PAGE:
Even beyond contracts this year, one could to make an argument that the uncertain environment around home runs may have impacted contracts and team decisions over the last few seasons. Why pay up for a 20 home run bat when it looks like it’s just not that rare of a feat? Could that have impacted, say, Jed Hoyer’s decision to let all of his 20+ home run guys not named Ian Happ go via trades, free agency or non-tenders over the last two seasons? My point is that there are a lot of questions that are perfectly reasonable to ask here that impact more than home run records and MVP races.

Gambling and baseball

Speaking of places that are impacted by a lack of transparency in equipment, I’d be remiss if I didn’t mention MLB’s increasingly prominent partnerships with gambling outfits over the last few seasons. If you tuned into an Apple TV+ game this year, you likely noticed a slew of new metrics that informed viewers about a player’s likelihood to get on base after a 1-2 count, that also have the advantage of informing the types of quick prop bets online gambling outfits like to advertise. There is a sportsbook currently under construction at the corner of Addison & Sheffield at Wrigley Field and the White Sox, a team infamous for having eight players booted from the league for throwing the 1919 World Series have a sportsbook-sponsored video board in left field.

Now, I am not that big of a gambler in terms of things like prop bets or betting on individual games. I did put $20 on the 2016 Cubs to win the World Series, but that was more because if they won it all I wanted to be able to say I won that bet. But my lack of gambling experience doesn’t change the fact that there are few things I can think of that impact gambling more than making opaque and unpredictable changes to the most basic pieces of equipment in the game.

Caveats and takeaways

MLB’s response to the Insider piece was to provide statements from two league affiliated researchers who both concluded that the variance Dr. Wills noted in her research was within the standard range of deviation one would expect from a handmade product:

In response to Insider’s inquiries about the Goldilocks ball, MLB provided statements from two researchers who work for league-affiliated research labs, one from Washington State University and another from the University of Massachusetts Lowell. Both said they had studied 2022 baseballs and found no variation beyond what you would expect from a hand-made product.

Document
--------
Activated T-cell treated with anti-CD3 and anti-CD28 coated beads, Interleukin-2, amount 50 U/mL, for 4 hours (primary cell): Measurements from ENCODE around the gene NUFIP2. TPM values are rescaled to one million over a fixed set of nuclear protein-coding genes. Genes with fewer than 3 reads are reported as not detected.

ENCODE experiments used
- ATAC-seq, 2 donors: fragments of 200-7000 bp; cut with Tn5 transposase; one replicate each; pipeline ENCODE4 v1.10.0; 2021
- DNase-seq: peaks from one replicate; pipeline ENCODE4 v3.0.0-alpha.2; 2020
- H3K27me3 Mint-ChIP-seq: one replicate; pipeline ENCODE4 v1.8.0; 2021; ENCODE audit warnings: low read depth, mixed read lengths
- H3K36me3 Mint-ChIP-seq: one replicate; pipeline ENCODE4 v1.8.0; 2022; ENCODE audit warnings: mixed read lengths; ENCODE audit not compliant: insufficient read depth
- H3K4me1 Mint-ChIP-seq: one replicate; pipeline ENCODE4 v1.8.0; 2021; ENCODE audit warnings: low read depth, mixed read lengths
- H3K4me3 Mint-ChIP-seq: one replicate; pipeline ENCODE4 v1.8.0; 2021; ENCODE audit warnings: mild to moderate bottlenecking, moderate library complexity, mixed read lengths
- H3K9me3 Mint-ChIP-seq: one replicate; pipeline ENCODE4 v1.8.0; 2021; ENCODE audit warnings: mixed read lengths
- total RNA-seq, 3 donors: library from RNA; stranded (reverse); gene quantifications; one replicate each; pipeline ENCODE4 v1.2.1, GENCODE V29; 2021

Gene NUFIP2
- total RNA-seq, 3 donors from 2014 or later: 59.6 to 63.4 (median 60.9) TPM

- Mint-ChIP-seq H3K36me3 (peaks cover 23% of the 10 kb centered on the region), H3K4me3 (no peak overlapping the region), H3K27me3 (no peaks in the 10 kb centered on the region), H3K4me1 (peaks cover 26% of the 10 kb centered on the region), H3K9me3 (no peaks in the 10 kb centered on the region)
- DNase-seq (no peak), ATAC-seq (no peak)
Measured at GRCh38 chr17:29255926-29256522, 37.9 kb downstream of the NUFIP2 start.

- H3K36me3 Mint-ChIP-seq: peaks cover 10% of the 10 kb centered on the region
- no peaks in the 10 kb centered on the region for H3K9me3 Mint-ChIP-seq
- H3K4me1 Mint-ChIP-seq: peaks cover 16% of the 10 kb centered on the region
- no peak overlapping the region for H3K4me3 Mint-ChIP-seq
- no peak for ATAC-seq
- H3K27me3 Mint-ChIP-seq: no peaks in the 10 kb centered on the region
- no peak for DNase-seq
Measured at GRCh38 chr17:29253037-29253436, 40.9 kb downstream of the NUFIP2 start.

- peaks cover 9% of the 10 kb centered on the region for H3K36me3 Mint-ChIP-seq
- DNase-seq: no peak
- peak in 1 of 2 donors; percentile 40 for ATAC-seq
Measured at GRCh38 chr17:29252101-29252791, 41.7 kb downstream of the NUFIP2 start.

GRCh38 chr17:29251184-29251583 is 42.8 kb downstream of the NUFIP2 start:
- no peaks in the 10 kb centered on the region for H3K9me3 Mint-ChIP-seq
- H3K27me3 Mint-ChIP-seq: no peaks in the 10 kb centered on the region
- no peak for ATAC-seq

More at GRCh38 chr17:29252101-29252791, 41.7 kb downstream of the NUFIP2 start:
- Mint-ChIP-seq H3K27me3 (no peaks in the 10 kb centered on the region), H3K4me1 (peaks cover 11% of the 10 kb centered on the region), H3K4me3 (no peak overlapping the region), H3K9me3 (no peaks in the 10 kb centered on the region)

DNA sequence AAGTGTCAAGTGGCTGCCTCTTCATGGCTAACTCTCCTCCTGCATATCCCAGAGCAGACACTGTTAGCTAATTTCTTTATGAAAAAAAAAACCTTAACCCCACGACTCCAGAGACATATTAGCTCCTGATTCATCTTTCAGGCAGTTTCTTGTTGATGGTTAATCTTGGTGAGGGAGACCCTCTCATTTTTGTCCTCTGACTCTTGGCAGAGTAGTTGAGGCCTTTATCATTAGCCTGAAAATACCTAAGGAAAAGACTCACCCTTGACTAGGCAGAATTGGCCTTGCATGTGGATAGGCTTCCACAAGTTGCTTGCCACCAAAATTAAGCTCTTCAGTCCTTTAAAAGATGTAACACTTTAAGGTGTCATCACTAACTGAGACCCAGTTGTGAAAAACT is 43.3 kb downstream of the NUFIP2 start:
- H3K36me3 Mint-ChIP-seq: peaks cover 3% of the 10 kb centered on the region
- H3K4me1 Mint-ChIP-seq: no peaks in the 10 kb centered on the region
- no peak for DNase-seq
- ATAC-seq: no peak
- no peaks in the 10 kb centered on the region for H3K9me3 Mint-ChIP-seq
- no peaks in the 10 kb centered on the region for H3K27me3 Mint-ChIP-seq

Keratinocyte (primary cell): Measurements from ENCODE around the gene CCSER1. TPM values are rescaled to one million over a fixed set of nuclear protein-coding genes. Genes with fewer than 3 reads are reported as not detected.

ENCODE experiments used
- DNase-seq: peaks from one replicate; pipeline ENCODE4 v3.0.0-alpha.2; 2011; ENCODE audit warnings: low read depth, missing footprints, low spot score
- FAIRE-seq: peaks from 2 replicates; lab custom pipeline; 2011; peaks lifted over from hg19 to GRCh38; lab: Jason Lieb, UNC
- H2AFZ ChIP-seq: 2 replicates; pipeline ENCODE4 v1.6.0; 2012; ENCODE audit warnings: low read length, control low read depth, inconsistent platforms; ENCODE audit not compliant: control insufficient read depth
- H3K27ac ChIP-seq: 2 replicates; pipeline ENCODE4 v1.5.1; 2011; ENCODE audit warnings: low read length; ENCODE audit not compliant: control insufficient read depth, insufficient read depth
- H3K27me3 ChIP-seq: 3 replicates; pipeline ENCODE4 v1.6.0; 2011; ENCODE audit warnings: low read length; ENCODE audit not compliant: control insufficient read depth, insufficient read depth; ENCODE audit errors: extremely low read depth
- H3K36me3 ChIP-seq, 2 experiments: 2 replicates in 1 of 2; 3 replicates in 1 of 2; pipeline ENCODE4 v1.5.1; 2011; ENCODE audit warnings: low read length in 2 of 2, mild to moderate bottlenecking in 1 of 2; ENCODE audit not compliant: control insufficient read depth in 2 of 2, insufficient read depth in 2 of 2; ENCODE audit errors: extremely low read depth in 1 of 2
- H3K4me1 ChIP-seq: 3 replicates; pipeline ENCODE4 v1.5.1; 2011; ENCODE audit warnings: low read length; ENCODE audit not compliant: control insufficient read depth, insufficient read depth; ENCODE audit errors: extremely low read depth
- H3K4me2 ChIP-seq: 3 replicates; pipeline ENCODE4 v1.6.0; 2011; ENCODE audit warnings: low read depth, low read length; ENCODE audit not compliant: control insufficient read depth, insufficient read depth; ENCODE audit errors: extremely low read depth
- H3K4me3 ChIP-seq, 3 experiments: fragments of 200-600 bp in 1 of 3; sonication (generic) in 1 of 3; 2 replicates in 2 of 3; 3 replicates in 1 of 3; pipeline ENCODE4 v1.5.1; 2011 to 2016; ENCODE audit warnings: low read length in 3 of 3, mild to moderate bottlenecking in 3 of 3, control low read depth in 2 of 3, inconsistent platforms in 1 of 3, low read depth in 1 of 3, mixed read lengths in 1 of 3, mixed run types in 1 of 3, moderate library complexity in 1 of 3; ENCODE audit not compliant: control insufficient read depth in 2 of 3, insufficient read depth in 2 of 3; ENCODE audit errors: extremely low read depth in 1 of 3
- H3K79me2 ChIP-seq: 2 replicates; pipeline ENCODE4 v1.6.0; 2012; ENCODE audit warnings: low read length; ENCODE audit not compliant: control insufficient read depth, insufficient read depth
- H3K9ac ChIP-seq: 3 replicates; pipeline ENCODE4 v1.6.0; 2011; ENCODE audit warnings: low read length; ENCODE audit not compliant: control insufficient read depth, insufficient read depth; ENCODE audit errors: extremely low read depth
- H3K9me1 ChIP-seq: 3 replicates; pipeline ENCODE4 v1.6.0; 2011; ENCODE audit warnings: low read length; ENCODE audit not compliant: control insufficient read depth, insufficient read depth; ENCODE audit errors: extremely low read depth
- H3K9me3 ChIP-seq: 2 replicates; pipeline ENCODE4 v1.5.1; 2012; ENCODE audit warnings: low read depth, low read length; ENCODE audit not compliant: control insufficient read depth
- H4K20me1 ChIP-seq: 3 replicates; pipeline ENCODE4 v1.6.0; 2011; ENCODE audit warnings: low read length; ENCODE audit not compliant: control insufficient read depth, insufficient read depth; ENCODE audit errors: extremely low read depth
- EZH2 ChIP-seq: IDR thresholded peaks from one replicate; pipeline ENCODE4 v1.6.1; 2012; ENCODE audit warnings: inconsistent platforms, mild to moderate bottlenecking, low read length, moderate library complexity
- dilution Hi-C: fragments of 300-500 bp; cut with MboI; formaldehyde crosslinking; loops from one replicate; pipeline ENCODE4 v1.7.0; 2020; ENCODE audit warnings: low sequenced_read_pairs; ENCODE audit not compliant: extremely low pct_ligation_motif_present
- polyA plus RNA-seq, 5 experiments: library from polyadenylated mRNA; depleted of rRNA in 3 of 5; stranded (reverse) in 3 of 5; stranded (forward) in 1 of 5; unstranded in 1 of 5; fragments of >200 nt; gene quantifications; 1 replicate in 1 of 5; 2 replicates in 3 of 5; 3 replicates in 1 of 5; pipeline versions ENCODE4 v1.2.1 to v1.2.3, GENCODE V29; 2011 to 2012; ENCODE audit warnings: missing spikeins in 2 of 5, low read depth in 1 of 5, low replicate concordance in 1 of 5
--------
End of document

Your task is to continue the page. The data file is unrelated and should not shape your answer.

Insider acknowledges that the baseballs they studied all fell within the parameters for an official MLB baseball with this aside:

It is worth noting that all the balls we obtained fell within the legal specifications in MLB’s rulebook. But as Alan Nathan, a league-commissioned physicist, once said, “The specs on Major League baseballs, they almost don’t deserve to be called specs… They’re so loose that the range of performance from the top end to the bottom end is so different.”

To be sure, we are talking about grams here, just the tiniest variations in weight across baseballs. It’s also worth noting that while 204 baseballs may be the largest sample Dr. Wills has been able to work with in a season, it is still a small sample relative to the number of baseballs used in an MLB season, and as I noted above it was not uniform across parks.

But we also know that small differences matter when it comes to the baseball. And those caveats honestly just make me wonder why MLB isn’t dealing with this issue transparently. If they truly were production noise, why would scientists consistently be able to demonstrate different outcomes based on the ball?

More broadly, questions about the baseball every offseason are basically commonplace now. It’s like we debate free agents, contract amounts, whether Jed Hoyer will sign anyone and wait to find out how many different baseballs Dr. Wills found in play last year. It’s damaging for the integrity of the sport and clearly has frustrated players as well as fans. The number of possible implications for the sport and players are enormous. MLB owns the company that is making the baseballs. It’s past time for MLB to commit in advance to a single baseball across the league for the season, and to communicate in advance to players and fans any exception(s) to using that ball.